A “Straight Forward” approach to your sex toy store is no longer going to cut it.
According to a recent study by the J Walter Thompson innovation group, only 48 percent of Gen Z identify as purely heterosexual. Bisexuality, queerness, trans and gender nonconforming identities are becoming the new normal for a major — potentially even the majority — demographic of the generation that’s only just beginning to enter legal age to engage in the adult toy industry.
What was once safe (and straight) is quickly becoming stale.
If you don’t think that’s going to affect the longevity of your business, you may just go the way of the dinosaurs.
The future is queer! Or at least loud and proud and not quite straight. It’s not the shy heterosexual white couple that’s been on the front page of your toy site for 20 years. The magnitude of the Black Lives Matter movement mixed with the unabashed queerness of the upcoming generation is demanding something different. It demands things as loud and inclusive as they are.
These facts are especially critical for storefronts in urban areas and online stores that want to see huge growth into new markets over the next decade, and not just dwindle with their aging audience. But it isn’t just the storefronts themselves, it’s also the products you carry, the people you employ, and the education you arm them with. Some of the most celebrated retailers in the industry are lauded not just because of the variety and inclusivity of the inventory, but rather, the education and inclusivity of their employees. Folks rely on staff to ask questions, listen to their needs, and make smart recommendations to that unique individual.
Before the COVID-19 pandemic, adult toy stores were losing ground to their online counterparts at a slower rate than many other industries. As said in an interview with a Cute Little Fuckers customer about their preference for online or in-store sex toy purchasing, “Sex toys are just so personal. There are so many factors and the quality varies widely. I always buy in-store if I can, or I risk being disappointed.”
But once lockdown took place, even the most dedicated brick-and-mortar buyers were forced to go online for purchases. And undoubtedly a percentage of them found it more painless than expected.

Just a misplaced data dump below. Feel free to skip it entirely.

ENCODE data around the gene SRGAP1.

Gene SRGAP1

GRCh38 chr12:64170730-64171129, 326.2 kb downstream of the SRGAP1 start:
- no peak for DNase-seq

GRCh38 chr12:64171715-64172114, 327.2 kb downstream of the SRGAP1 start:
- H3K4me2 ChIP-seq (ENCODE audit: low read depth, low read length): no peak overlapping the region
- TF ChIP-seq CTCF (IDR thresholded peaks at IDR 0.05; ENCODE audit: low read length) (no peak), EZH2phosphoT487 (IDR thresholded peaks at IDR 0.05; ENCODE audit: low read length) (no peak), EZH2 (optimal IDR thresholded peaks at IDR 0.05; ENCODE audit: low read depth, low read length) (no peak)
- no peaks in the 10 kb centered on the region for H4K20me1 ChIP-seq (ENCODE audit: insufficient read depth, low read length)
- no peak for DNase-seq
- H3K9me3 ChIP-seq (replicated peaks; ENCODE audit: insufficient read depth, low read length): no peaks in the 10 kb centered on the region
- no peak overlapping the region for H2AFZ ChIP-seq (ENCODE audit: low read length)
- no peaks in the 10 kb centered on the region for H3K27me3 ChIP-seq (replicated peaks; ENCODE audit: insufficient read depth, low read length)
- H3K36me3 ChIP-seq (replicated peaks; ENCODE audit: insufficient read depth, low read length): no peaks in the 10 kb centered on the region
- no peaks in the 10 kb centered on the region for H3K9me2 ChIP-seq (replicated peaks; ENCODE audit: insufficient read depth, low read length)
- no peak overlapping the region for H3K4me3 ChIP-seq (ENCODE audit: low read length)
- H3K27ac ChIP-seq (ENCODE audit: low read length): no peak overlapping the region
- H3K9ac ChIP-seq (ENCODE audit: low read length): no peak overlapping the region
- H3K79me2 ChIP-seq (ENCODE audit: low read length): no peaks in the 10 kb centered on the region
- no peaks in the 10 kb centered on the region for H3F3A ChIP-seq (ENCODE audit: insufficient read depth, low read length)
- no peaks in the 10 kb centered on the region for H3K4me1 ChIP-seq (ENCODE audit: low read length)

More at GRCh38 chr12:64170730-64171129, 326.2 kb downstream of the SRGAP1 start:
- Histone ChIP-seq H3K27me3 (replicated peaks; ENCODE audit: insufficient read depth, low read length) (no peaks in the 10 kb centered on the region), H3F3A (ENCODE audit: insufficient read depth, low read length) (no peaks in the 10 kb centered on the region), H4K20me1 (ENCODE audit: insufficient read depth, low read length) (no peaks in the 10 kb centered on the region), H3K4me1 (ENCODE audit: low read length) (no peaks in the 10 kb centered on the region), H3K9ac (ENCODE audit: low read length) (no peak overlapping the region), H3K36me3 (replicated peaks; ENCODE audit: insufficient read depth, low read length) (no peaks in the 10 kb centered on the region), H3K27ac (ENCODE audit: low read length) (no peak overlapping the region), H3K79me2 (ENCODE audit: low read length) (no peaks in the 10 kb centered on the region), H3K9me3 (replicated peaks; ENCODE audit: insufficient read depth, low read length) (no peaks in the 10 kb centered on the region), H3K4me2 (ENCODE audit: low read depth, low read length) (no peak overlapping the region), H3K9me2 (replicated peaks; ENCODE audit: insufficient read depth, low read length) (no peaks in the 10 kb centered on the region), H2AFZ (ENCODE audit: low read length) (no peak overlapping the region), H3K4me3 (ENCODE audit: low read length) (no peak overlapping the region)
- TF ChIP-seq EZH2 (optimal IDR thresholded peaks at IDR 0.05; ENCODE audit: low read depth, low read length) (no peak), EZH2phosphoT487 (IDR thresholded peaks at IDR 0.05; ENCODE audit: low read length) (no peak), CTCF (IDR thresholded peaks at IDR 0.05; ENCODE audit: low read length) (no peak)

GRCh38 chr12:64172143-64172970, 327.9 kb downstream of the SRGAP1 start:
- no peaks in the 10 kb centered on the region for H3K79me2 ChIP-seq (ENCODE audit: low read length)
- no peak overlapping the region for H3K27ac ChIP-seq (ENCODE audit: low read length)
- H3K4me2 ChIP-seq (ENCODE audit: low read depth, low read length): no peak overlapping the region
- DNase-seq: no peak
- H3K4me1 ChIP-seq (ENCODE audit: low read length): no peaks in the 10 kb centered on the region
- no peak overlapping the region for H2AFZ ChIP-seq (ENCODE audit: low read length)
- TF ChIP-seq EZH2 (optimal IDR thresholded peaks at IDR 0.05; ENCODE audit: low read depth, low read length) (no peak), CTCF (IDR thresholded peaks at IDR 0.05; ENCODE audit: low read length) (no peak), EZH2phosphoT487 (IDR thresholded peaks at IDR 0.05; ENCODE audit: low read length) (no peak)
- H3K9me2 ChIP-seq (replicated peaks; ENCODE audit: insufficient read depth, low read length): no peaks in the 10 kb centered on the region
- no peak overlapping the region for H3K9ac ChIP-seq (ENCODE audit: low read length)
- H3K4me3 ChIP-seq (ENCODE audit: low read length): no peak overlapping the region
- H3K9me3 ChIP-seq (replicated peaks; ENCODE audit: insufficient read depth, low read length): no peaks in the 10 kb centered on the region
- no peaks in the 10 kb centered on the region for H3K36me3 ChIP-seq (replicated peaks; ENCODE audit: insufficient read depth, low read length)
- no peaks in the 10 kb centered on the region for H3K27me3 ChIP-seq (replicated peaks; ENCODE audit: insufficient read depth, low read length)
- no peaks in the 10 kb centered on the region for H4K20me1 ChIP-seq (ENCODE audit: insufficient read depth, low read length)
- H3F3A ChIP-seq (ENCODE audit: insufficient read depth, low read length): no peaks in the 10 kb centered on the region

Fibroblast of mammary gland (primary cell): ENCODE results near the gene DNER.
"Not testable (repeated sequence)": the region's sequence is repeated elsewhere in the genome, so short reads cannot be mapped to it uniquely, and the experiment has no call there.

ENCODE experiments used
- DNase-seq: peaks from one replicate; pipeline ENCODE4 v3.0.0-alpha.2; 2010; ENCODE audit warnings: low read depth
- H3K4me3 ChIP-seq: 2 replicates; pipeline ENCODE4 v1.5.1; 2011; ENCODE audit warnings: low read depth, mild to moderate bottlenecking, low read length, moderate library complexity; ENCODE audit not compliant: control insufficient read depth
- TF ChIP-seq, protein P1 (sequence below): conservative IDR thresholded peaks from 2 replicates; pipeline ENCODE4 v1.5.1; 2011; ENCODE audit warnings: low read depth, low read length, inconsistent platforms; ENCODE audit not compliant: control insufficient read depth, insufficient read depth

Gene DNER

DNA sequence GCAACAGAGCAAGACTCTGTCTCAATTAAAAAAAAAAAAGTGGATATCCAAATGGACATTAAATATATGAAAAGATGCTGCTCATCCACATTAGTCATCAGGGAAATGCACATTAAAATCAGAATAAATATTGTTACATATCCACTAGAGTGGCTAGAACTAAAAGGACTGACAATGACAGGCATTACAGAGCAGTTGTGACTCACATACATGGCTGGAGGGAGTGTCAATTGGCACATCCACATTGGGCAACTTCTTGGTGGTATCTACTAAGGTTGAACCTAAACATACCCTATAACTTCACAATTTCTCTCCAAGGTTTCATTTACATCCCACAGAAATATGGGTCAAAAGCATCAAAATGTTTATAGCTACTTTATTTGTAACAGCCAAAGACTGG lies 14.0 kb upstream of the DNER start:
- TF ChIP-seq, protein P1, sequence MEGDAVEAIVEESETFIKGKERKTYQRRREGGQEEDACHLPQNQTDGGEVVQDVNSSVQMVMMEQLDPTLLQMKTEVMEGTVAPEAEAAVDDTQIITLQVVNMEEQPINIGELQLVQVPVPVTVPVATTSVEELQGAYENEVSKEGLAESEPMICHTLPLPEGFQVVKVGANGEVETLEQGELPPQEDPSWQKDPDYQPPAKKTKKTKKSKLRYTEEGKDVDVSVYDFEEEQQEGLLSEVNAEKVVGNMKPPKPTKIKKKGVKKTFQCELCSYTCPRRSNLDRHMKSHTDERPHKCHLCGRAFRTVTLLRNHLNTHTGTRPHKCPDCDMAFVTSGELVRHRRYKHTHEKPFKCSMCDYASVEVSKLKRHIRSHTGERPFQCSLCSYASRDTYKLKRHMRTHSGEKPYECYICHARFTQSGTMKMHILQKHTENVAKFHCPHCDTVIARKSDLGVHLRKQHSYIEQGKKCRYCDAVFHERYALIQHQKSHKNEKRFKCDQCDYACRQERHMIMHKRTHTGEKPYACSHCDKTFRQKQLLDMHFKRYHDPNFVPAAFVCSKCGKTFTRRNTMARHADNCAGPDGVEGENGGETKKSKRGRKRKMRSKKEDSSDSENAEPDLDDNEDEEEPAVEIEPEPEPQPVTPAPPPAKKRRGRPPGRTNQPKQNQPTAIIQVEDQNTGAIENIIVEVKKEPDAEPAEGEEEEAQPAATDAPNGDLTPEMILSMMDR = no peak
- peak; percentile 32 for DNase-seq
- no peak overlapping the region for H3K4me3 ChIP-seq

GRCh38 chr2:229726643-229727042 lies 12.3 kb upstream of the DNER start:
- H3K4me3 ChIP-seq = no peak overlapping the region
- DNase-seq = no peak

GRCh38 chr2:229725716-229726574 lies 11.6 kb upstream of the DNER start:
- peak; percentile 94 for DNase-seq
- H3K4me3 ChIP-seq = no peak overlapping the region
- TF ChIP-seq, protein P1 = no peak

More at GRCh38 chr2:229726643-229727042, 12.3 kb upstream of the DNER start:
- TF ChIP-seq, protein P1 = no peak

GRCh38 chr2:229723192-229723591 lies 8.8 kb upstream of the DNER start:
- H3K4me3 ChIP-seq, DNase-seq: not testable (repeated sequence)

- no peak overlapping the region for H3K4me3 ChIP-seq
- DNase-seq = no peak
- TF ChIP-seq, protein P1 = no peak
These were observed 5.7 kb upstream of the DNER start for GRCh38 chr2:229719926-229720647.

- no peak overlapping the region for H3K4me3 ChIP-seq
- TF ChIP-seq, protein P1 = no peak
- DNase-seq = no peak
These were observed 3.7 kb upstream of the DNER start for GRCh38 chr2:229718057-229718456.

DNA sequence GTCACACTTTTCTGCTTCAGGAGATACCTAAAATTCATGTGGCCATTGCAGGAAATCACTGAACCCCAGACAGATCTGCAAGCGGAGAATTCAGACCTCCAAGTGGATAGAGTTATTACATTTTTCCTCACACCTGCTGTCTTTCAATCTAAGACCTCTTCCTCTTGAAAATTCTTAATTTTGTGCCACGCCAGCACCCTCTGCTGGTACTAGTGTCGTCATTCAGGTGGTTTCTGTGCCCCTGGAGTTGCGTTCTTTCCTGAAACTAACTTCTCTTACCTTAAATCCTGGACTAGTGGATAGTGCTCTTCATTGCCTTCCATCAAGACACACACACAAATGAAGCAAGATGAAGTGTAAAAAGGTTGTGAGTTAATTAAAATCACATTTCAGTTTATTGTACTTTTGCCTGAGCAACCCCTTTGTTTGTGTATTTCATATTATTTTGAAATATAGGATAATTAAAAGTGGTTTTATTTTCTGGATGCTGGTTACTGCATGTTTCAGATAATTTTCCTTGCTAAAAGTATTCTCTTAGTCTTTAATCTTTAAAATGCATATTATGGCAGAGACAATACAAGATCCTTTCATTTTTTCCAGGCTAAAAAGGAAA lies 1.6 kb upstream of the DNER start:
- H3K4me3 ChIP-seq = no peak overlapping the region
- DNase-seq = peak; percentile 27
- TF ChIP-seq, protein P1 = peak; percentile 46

As we head towards the exit of the global COVID-19 lockdown, what’s going to bring customers off their Amazon Wishlist and back into your store?
Getting online customers back into your store will require having your store be a fun place to visit and bring their friends to. You want your store to be full of products that make people curious and excited to look around, that spark conversation between them and the romantic or platonic (or in-between) person(s) they came there with. Because to Gen Z, trips to the sex store are not something you save for that special someone, it’s a fun activity with almost any friend. It’s a place where conversations happen and exploration can begin.
Stores in rural or more conservative areas may feel this trend less acutely, but they too may be surprised. People want to feel good about the products they purchase, even if those products are at odds with the community surrounding them. The archetype of the penitent sinner has been on the decline, while the image of the proud sexual rebel is in full flight. A change in tactic might raise more eyebrows along with more dollars.
Big online resellers and major distributors may be hesitant to heed these warnings. When appealing to the mass market, it’s better to play it safe, right? Maybe not. What was once safe (and straight) is quickly becoming stale. The future is queer, and you don’t have to look very hard for the data supporting it: one in five Tinder swipes is LGBTQ+. Vice reported that only 48 percent of Gen Z identifies as straight, and the Advocate said it’s two-thirds. The Pew Research Center reports that 35 percent of Gen Z-ers know someone who uses gender-neutral pronouns.
As this new wave of diverse, identity-secure and sexually liberated consumers are entering the market with buying power; they are shifting the scales of what mass-market means. To stay relevant to the masses, retailers will need to follow this shifting needle and not talk to their new biggest customers like they would their parents or try selling them “tried-and-true” toys from the sexual Stone Age.
Gen Z-ers do not want the subtle and starkly gendered toys that their parents have been secretly using in the other room. To them, those speak to a culture of sexual shame and gender division that they are so ready to leave behind.
This new generation wants curiosity, inclusivity, cuteness, and just honest fun in their sex life. To them, sex is not a vice — it’s an expression, so you should carry expressive toys. Carry toys with personality. Carry toys that are gender-inclusive, racially inclusive, sexuality inclusive. Carry toys from brands that are helping shape this new sex-positive narrative, because Gen Z is noticing.
In a world that is becoming increasingly divisive, there’s no more neutral territory anymore. You’re either on the side of the future or the side of the past.
And the future is queer. You’ve been warned.
Step Tranovich (they/them) is a disabled entrepreneur, artist, activist and hardware hacker. Their work has been featured in publications across the world, including TechCrunch and Out Magazine. When not building revolutionary adult toys with their company Cute Little Fuckers, Step is making music with their robot heavy metal band and taking care of their loving partners.